Any computer – Mac, Windows, and Linux – can experience degraded audio experience pretty fast if a background task starts stealing CPU or a driver is misbehaving. In contrast, a fully-tweaked Windows machine, equipped with a set of tools to diagnose potential problems, can be rock-solid for audio performance. That’s an especially big deal for those of us using computers for live music.
I think a lot of people’s Windows experience is especially colored by bad drivers, overzealous antivirus and security software they don’t actually need, and the crapware installed by many PC vendors. I know I had that experience when I came back to Windows a few years ago, following a long hiatus. (I’m now cross-platform.) I did what many people do: installed some ridiculous, bloated security suite from Symantec. I was blown away by how fast Windows was when I just turned the darned thing off. Linux and Mac OS are happily not cursed by these beasts, but any computer music setup, regardless of platform, can benefit from tuning what’s running and making sure music software comes first.
I recently put together a list of essential Windows tools for Rain Recording, one of a handful of custom PC builders that focus on music and audio customers. The first part of the list doesn’t include any music software per se – these are just essential parts of my PC tool belt to keep things running smoothly.
All of these tools are free, so they’re well worth a download.
The quick list:
1. Microsoft Process Explorer, at SysInternals: This should be your first stop for keeping an eye on CPU activity, watching what processes are active, and keeping your CPU fully free to focus on audio processing. The whole SysInternals site is an essential resource for Windows troubleshooting and information, too.
2. DPC Latency Checker: Getting unexplained audio glitches and dropouts on your PC? A lot of the time, hardware problems with other hardware may actually be the culprit. DPC Latency Checker performs a metric on Deferred Procedure Calls, a symptom of misbehaving hardware and drivers. Even a slightly-unseated PCI card can cause issues, so software isn’t always to blame.
3. Enabled/disabled VST folders: For VST plug-ins, I maintain an “experimental” folder of everything I’m playing with and then a “known safe” configuration. Then I keep a stable, installed directory I can point my hosts at.
4/5. Revo Uninstaller, Absolute Uninstaller: Getting rid of software is always a liberating experience. Revo wins points for being insanely thorough; Absolute has a nice batch-installer for quickly removing a lot of stuff.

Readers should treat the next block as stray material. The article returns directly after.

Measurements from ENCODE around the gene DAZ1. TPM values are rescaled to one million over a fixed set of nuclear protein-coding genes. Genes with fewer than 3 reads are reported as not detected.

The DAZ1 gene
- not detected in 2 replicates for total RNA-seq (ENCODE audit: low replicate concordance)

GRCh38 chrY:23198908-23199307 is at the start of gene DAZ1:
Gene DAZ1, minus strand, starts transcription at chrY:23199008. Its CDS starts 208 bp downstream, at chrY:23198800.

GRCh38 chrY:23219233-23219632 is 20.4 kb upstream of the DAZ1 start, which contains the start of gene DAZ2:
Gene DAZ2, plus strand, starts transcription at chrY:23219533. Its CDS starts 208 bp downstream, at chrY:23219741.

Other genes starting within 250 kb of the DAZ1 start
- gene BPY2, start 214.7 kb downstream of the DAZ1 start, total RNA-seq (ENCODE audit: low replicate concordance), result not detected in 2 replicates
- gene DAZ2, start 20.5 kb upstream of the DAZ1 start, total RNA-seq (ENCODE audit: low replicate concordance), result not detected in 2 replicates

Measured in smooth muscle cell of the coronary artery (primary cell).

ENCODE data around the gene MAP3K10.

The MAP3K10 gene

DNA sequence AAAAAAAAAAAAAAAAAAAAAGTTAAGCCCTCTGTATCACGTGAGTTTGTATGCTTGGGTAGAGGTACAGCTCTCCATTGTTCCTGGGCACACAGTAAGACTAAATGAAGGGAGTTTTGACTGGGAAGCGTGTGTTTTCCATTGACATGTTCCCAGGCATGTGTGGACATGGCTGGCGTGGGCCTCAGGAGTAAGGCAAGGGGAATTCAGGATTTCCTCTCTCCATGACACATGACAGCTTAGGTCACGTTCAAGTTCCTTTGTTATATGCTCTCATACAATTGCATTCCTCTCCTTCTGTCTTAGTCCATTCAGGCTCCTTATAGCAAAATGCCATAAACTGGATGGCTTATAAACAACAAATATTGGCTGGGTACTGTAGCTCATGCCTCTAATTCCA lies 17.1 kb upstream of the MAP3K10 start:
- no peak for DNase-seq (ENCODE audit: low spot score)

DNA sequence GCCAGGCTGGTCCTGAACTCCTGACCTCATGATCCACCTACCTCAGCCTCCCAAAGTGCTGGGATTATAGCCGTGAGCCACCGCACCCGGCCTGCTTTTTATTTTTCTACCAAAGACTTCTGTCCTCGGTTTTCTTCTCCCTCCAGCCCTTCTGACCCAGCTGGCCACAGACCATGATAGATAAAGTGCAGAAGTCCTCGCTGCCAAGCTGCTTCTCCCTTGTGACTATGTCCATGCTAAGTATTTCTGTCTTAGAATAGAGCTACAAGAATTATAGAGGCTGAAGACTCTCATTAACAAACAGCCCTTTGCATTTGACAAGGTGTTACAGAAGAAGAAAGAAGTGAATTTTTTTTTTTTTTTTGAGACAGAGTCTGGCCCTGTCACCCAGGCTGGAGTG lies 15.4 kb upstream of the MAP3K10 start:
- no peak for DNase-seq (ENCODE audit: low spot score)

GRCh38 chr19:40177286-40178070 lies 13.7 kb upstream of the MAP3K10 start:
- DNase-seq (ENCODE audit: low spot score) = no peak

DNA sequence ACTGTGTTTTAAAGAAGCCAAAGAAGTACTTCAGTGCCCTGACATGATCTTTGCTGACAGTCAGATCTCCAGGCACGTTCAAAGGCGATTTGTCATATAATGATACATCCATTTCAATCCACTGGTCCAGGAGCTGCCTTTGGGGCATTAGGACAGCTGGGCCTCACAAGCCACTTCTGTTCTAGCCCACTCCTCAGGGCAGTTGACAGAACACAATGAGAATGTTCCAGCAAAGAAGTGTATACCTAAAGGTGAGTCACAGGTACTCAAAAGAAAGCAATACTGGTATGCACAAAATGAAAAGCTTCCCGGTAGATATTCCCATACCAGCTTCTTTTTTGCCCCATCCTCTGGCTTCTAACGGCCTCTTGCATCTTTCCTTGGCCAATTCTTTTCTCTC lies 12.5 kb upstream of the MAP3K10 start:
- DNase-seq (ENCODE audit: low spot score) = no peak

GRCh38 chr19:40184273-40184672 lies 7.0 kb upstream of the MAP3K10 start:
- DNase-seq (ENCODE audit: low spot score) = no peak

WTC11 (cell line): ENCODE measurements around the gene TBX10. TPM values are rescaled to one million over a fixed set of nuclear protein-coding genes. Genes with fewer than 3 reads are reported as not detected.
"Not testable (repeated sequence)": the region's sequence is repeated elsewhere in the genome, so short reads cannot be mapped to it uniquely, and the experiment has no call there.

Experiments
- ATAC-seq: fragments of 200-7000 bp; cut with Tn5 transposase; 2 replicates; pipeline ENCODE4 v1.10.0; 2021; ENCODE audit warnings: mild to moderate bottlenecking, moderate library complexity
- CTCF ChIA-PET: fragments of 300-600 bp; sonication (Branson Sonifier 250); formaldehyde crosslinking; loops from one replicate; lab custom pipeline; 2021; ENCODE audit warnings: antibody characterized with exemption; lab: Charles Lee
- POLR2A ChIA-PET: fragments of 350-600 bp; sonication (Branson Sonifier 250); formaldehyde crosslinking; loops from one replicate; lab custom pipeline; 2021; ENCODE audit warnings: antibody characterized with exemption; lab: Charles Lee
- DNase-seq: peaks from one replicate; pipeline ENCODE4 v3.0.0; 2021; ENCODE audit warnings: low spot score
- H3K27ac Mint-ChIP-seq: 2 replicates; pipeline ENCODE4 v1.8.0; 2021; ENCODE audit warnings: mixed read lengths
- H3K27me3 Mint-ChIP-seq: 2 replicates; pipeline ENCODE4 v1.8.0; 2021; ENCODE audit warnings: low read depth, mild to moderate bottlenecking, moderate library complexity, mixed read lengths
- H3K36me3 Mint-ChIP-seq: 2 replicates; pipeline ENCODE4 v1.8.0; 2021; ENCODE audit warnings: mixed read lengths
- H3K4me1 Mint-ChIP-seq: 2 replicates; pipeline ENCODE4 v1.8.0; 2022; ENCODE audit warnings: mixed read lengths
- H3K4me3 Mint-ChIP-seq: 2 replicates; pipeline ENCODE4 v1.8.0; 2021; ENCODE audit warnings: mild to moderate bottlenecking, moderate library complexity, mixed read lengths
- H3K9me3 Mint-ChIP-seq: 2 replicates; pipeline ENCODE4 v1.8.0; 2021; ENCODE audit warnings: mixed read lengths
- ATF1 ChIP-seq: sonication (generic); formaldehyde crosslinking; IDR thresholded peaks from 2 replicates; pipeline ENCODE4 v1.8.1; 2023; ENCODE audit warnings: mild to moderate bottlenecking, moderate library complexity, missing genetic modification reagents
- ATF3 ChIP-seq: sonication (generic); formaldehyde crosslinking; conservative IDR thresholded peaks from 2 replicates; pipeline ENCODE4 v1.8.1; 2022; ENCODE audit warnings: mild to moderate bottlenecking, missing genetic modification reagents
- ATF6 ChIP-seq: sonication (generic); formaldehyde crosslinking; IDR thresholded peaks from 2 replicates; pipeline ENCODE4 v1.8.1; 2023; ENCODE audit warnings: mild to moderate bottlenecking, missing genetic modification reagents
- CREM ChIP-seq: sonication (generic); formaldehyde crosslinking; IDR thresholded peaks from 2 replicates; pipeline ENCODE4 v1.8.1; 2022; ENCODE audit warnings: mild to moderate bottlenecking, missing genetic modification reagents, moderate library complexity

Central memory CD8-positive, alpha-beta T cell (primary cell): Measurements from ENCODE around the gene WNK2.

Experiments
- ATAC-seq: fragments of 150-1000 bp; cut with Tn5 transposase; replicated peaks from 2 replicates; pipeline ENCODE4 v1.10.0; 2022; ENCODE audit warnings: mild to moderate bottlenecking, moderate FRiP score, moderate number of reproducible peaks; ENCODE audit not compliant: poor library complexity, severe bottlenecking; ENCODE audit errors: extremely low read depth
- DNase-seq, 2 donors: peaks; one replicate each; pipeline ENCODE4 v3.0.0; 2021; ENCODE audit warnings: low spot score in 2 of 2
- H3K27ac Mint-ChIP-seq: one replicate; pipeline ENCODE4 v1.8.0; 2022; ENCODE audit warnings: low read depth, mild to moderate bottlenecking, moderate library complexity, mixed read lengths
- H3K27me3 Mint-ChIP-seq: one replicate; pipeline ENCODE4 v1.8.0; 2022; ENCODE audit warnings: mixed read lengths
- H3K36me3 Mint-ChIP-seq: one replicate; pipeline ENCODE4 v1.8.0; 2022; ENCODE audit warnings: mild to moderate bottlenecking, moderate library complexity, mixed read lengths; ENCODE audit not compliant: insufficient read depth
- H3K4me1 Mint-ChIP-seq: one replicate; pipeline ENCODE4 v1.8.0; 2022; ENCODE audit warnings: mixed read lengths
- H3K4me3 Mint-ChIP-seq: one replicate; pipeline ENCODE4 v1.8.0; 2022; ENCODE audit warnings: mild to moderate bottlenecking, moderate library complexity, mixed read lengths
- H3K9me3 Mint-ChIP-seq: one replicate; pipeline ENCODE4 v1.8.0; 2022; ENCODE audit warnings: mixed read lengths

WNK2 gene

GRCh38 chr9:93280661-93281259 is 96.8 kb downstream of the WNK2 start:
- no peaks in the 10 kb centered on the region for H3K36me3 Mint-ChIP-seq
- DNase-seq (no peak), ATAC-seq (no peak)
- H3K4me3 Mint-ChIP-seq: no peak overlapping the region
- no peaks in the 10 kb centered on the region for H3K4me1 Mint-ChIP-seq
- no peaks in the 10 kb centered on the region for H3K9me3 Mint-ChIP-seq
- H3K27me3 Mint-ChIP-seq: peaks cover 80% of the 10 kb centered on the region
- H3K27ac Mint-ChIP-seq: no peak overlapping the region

6. Comodo Firewall Pro: This free firewall is well-behaved, light on your CPU, has powerful features, and can actually be more effective than traditional antivirus and anti-spyware software at protecting you from online threats. (And since, unlike those products, it doesn’t do resource-intensive scans, it has less of an impact on performance.)
7. Not Problematic Antivirus: The most important advice here is what you don’t run — namely, overaggressive security suites set to consume more resources than they should. If you must run antivirus, AVG8 Free is a good way to go — that is, after you turn some features off; see TweakGuides.com’s tweaked install configuration). See comments for some discussion on this point, and I think I may in fact revise my advice to go back to Avast. See also: avast! Home Edition, the free version. I’ll be testing this resource-wise versus my mostly turned-off AVG8 Free and will let you know how it goes.
8. Quick Startup: While removing software, you’ll also want to keep an eye on annoying processes that launch when you boot – or, alternatively, add stuff you do want to load. Quick Startup is an especially friendly way to do this.
9. Microsoft Management Console: Not all services have an impact on performance, but I have found some that do. services.msc can help you run a lean, mean system setup.
10. TweakUAC (Vista only): User Account Control does have some security benefits – or it can be one of the major annoyances in Vista. With TweakUAC, you can remove annoying (and audio glitch-causing) prompts while still retaining some of those security benefits, or temporarily switch off UAC for compatibility with certain tools (like old installers that haven’t been updated).
I’ve got some other tips and usage ideas in the story for Rain. Let me know what you think of this
advice. Got favorite tools of your own I missed?
More installments are planned in this series – next up will be (finally) actual music tools, so getting into the fun stuff. And I’ll have some configuration tips, as well. I think parallel lists for Mac OS X and Linux may also be in order, although the needs are a bit different on those platforms.